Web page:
Trying to be the offer that gets accepted, a Buyer makes an offer with no due diligence and no time limit for acceptance of the offer. The Buyer did not win the multi-offer situation initially and went under contract on another house. Three weeks later, the listing agent sent over an acceptance of offer. The Buyer had to cough up earnest money on that deal which, of course, the Buyer lost when they couldn’t perform on both deals.
No Time Limit for Acceptance of Offer
The mistake? The time limit of the offer was open and the offer was not
withdrawn. Under contract law, an open time allows an acceptance for a
reasonable time period. Whether or not the time period is reasonable, however,
is a question of fact for a judge or jury. It depends on the situation. Had the
buyer sent a Notice to Withdraw Offer prior to submitting another offer to another
seller, the buyer would have been protected against acceptances on 2 contracts.
(Guess who the Buyer is going to be pointing the finger toward?)
Time Limit Not Expired
The same holds true even if there is a time period for acceptance in the Offer, but
the time period has not expired. Again, send the Notice to Withdraw Offer before
a second offer is made.
Time limit Expired
Of course, if the time limit for acceptance of the offer has expired, the offer is no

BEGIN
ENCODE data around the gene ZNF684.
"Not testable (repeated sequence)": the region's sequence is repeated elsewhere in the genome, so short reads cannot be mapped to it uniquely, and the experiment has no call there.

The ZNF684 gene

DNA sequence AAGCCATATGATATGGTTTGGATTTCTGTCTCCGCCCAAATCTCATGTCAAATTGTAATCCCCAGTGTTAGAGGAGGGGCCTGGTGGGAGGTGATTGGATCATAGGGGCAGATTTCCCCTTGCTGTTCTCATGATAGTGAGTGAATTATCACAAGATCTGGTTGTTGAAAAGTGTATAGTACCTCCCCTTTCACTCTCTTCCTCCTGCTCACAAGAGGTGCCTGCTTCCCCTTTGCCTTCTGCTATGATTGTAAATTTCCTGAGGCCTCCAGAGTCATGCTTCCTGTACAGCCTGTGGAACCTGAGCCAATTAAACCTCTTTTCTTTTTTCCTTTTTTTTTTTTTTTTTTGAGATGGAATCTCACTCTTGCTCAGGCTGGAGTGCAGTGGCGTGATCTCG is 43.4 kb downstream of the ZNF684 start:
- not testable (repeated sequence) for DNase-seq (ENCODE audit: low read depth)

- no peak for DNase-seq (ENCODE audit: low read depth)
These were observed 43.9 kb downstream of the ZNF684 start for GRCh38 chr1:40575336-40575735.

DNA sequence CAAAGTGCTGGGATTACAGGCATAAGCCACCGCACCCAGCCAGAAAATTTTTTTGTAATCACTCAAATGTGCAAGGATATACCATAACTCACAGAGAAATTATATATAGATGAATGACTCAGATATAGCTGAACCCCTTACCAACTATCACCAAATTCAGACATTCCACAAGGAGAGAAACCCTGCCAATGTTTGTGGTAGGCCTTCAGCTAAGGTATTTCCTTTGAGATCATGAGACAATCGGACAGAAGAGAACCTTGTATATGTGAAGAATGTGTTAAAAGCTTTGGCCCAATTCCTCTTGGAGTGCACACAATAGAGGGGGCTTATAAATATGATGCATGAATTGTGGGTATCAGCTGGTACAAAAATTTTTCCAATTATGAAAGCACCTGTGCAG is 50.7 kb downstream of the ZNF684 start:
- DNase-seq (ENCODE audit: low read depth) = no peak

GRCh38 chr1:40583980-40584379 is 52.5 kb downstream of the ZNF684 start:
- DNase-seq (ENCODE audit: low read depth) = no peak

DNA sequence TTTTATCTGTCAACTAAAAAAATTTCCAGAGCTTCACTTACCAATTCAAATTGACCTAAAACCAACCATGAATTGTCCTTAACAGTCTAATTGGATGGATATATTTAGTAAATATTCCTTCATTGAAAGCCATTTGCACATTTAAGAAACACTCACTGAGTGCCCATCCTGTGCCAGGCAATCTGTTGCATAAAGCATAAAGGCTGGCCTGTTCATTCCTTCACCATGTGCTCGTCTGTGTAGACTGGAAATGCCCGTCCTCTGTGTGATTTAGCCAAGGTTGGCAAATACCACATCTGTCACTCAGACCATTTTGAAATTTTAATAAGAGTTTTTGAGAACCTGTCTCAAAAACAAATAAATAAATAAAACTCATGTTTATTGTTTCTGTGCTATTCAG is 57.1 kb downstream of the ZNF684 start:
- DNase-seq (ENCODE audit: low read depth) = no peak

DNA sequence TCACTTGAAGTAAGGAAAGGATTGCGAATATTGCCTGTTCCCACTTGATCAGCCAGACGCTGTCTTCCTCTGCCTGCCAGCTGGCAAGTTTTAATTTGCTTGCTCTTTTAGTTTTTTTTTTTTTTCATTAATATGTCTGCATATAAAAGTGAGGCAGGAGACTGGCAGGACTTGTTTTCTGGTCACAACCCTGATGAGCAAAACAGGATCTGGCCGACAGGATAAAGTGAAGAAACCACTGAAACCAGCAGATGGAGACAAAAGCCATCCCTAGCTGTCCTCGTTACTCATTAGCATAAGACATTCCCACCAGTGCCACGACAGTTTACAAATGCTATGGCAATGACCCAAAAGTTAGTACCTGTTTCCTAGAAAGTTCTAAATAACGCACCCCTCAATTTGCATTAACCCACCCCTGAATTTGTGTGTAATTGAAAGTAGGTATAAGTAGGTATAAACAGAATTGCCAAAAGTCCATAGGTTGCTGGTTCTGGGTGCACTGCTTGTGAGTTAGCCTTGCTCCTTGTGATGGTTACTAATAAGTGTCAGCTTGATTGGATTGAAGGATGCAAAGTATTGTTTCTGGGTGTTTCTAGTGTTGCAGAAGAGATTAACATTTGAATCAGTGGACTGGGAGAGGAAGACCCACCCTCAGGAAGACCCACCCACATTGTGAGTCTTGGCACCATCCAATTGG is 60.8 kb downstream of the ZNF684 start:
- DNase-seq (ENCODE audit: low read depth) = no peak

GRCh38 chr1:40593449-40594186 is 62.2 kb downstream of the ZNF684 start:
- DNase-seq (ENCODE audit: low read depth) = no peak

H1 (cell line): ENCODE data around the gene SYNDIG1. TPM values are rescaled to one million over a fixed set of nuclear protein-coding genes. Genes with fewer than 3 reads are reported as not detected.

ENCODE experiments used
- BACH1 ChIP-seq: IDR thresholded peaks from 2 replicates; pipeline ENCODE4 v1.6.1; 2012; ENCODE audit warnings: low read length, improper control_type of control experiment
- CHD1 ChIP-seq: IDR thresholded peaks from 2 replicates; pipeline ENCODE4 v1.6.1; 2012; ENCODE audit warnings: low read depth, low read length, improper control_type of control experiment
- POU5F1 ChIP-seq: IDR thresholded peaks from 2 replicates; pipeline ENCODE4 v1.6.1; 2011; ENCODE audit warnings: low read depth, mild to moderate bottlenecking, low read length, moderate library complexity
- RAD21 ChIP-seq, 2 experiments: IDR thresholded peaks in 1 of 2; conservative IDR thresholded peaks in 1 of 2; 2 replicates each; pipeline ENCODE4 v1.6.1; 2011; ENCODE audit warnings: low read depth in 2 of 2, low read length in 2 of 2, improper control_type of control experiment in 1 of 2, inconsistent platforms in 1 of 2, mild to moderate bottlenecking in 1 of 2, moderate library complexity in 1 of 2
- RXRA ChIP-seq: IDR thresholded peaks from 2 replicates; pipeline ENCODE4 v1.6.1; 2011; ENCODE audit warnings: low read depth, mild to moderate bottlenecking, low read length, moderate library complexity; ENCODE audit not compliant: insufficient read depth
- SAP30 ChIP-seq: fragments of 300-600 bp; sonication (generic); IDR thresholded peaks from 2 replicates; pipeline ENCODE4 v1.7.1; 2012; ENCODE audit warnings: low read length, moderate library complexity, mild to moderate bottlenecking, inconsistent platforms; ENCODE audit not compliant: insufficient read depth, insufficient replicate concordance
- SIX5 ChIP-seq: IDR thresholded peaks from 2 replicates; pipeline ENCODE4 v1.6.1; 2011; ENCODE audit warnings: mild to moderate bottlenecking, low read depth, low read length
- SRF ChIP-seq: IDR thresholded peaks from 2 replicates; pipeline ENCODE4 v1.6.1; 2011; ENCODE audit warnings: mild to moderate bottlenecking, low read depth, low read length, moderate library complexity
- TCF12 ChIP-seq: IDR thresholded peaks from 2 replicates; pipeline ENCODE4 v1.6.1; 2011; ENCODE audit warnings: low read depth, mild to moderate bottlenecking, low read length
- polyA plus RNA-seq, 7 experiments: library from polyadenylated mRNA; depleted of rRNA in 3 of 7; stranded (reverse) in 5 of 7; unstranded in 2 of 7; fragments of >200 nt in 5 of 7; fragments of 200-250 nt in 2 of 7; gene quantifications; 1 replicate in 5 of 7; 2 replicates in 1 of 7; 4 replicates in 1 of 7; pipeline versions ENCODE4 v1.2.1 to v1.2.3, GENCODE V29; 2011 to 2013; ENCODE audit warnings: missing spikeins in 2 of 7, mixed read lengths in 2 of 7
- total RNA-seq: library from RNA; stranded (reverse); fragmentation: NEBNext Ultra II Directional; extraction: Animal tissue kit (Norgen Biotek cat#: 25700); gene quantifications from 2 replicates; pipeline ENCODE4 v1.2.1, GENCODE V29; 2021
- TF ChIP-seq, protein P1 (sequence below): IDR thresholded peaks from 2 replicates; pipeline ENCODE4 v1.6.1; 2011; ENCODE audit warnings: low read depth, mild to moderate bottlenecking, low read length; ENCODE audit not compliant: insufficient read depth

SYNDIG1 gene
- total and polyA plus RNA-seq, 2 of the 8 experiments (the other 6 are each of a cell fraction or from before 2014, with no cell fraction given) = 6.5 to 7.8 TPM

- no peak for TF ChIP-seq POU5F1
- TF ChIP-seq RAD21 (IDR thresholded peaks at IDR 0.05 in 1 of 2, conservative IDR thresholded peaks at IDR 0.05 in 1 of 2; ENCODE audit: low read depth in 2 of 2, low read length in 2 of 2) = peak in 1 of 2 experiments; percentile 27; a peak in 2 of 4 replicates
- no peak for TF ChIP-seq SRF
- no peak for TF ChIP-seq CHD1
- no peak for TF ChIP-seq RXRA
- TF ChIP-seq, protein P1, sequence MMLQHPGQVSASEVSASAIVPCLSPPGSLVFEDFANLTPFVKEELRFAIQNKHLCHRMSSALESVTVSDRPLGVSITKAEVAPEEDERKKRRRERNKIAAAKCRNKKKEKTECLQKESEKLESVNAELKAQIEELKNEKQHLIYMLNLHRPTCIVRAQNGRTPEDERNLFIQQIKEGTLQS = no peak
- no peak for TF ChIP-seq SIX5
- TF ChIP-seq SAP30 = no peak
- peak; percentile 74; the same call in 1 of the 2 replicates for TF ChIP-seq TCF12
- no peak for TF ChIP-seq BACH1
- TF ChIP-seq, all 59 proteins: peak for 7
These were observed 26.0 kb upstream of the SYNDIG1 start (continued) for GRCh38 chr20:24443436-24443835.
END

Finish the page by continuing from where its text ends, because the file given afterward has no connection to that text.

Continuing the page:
longer open for acceptance. Any acceptance after the time limit has expired is
legally a counter-offer. There is no need for a Notice to Withdraw Offer, if the
offer has expired.
Moral of the story: If your buyer has made an offer with no time limit for acceptance or has made an offer with a Time Limit that has not expired, send a Notice to Withdraw Offer prior to the Buyer is making an offer on another property.
The form is GAR F285 Notice to Withdraw Offer and the content is:
Buyer hereby gives notice to all parties of the immediate withdrawal of the signer’s last offer or counteroffer to purchase the above referenced Property. It is the intent of the signer(s) that upon the delivery of this notice to the other parties, no offer(s) or counteroffer(s) of Buyer to purchase the Property shall remain open for acceptance.